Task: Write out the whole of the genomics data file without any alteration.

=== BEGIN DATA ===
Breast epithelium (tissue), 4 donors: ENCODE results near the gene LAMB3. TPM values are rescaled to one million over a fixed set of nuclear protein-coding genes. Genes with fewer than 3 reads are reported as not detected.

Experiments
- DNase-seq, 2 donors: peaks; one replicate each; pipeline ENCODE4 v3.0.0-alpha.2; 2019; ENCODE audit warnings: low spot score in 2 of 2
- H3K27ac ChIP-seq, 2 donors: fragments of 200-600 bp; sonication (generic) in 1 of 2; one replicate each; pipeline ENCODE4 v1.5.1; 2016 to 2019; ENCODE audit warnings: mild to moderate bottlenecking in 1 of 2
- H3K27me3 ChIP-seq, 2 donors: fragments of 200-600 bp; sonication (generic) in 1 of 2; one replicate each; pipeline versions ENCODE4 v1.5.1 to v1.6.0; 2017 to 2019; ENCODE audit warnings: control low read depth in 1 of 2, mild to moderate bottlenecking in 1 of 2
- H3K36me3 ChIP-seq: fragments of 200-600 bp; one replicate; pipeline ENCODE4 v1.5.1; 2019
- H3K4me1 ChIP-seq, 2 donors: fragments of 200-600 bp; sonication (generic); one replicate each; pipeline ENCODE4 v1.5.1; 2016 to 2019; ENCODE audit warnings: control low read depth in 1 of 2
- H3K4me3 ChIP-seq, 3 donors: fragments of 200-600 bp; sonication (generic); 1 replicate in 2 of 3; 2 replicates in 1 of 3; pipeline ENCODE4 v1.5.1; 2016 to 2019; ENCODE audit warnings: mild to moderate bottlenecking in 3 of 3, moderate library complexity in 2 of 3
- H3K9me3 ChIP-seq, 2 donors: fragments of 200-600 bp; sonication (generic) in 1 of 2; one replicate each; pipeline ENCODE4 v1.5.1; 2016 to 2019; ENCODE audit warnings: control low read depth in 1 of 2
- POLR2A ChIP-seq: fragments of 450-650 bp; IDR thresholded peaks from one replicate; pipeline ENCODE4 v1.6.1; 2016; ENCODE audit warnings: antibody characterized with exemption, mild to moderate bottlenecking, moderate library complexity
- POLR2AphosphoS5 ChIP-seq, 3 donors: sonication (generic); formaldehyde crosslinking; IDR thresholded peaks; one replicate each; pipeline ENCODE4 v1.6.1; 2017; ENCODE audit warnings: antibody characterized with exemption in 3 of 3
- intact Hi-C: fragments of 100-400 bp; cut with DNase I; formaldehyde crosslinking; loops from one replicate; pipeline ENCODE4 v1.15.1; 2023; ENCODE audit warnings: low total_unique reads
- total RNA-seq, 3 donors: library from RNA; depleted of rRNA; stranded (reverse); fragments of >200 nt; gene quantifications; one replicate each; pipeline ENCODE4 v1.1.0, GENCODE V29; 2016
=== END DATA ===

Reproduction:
Breast epithelium (tissue), 4 donors: ENCODE results near the gene LAMB3. TPM values are rescaled to one million over a fixed set of nuclear protein-coding genes. Genes with fewer than 3 reads are reported as not detected.

Experiments
- DNase-seq, 2 donors: peaks; one replicate each; pipeline ENCODE4 v3.0.0-alpha.2; 2019; ENCODE audit warnings: low spot score in 2 of 2
- H3K27ac ChIP-seq, 2 donors: fragments of 200-600 bp; sonication (generic) in 1 of 2; one replicate each; pipeline ENCODE4 v1.5.1; 2016 to 2019; ENCODE audit warnings: mild to moderate bottlenecking in 1 of 2
- H3K27me3 ChIP-seq, 2 donors: fragments of 200-600 bp; sonication (generic) in 1 of 2; one replicate each; pipeline versions ENCODE4 v1.5.1 to v1.6.0; 2017 to 2019; ENCODE audit warnings: control low read depth in 1 of 2, mild to moderate bottlenecking in 1 of 2
- H3K36me3 ChIP-seq: fragments of 200-600 bp; one replicate; pipeline ENCODE4 v1.5.1; 2019
- H3K4me1 ChIP-seq, 2 donors: fragments of 200-600 bp; sonication (generic); one replicate each; pipeline ENCODE4 v1.5.1; 2016 to 2019; ENCODE audit warnings: control low read depth in 1 of 2
- H3K4me3 ChIP-seq, 3 donors: fragments of 200-600 bp; sonication (generic); 1 replicate in 2 of 3; 2 replicates in 1 of 3; pipeline ENCODE4 v1.5.1; 2016 to 2019; ENCODE audit warnings: mild to moderate bottlenecking in 3 of 3, moderate library complexity in 2 of 3
- H3K9me3 ChIP-seq, 2 donors: fragments of 200-600 bp; sonication (generic) in 1 of 2; one replicate each; pipeline ENCODE4 v1.5.1; 2016 to 2019; ENCODE audit warnings: control low read depth in 1 of 2
- POLR2A ChIP-seq: fragments of 450-650 bp; IDR thresholded peaks from one replicate; pipeline ENCODE4 v1.6.1; 2016; ENCODE audit warnings: antibody characterized with exemption, mild to moderate bottlenecking, moderate library complexity
- POLR2AphosphoS5 ChIP-seq, 3 donors: sonication (generic); formaldehyde crosslinking; IDR thresholded peaks; one replicate each; pipeline ENCODE4 v1.6.1; 2017; ENCODE audit warnings: antibody characterized with exemption in 3 of 3
- intact Hi-C: fragments of 100-400 bp; cut with DNase I; formaldehyde crosslinking; loops from one replicate; pipeline ENCODE4 v1.15.1; 2023; ENCODE audit warnings: low total_unique reads
- total RNA-seq, 3 donors: library from RNA; depleted of rRNA; stranded (reverse); fragments of >200 nt; gene quantifications; one replicate each; pipeline ENCODE4 v1.1.0, GENCODE V29; 2016